Monthly Archives: October 2013

By Blood by Ellen Ullman

By Blood dustjacketIn a San Francisco hit by the 1970s oil crisis, an unnamed (and disgraced) college professor, perhaps himself mentally ill, sits in a cheap rented office eavesdropping on his neighbour: a psychoanalyst and her client, who is attempting to come to terms with her relationship with her adoptive mother. Over the months the complex layers of her origins are exposed, from a Catholic sect in rural Texas, to Israel, and eventually to Europe, the Second World War and the Holocaust. Correspondingly, the narrator’s obsession with the patient grows until he finds himself unable to restrain himself from intervening in her life.

This is a very well-written novel: Ullman’s sentences are lithe and sinuous, her language evoking the seedy, depressive milieu of a run-down city convincingly and poetically. There is something of a noir feel here, with the narrator occupying the morally dubious position of the private detective, the unobserved watcher with whom the reader is unavoidably identified. It is also very compelling: the story, delivered in breathless chapters two or three pages in length each, is paced like a thriller. Yet something about the seriousness of the novel’s subjects – identity, obsession, and ultimately the full horror of the Nazi atrocities – and the pacing left me a little uncomfortable. I found myself wondering whether it was appropriate to explore these themes using the conventions of the thriller genre, or whether instead we can read Ullmann’s use of it as another interrogation of the murky motives behind our investment in finding out the ‘truth’ about other people’s lives. Either way, this is a masterfully-written, suspenseful (though at times unsettling) novel.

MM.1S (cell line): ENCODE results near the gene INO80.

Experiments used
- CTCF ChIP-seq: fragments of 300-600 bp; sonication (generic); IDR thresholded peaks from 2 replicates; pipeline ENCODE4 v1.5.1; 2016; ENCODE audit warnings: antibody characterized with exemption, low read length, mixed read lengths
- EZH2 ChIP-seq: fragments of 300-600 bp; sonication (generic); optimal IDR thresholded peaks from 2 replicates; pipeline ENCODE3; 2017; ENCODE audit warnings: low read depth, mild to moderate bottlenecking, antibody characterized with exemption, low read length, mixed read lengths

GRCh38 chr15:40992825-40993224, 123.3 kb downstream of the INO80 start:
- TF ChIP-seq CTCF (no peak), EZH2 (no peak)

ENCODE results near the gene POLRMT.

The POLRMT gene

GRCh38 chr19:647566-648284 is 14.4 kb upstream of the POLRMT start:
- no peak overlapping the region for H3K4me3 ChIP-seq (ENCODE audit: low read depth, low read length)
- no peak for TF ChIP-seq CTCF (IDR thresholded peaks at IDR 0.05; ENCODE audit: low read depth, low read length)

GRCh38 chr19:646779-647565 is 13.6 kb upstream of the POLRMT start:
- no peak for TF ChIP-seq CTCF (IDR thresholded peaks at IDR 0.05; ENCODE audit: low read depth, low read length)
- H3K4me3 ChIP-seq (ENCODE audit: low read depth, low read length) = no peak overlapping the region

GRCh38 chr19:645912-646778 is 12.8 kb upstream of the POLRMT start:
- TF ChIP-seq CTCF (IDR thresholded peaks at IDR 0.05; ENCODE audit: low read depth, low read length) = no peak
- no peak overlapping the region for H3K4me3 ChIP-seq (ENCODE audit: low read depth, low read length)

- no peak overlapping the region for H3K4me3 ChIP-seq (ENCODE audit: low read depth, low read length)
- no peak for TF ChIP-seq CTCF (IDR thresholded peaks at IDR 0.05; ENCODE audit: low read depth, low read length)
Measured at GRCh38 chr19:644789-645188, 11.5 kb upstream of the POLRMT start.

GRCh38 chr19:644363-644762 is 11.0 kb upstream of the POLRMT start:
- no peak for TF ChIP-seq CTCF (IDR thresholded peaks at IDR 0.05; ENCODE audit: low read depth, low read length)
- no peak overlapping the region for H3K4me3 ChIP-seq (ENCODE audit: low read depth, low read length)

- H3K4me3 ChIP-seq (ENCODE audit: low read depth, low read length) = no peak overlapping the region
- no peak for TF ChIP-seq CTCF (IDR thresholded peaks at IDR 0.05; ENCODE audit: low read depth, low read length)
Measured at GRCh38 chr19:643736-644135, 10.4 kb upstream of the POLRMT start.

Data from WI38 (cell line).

Mr Darwin’s Gardener by Kristina Carlson

Thomas Davies is Charles Darwin’s gardener. Recently bereaved, the loss of his wife has left him to bring up his two young children alone. Refusing the consolations offered by the church, he wanders the fields and lanes surrounding the village of Downe and speaks to no-one. What is it that life holds for him now? What will become of his children? And what do his neighbours make of him?

It is not the plot of this novella, however, which is its primary strength, but the way in which it is conveyed. Like an impatient listener turning the tuning dial on a radio from station to station, Carlson’s prose flits from one member of the village congregation to another, a chorus of voices that builds like those of the unruly jackdaws with which the book opens. Yet despite the seriousness of its themes and its consciously experimental form, this is not a depressing or worthy book, and the lightness with which it carries its complexity and the wit with which Carlson has drawn her characters make it a delight to read. A subtle, elegant philosophical and moral puzzle.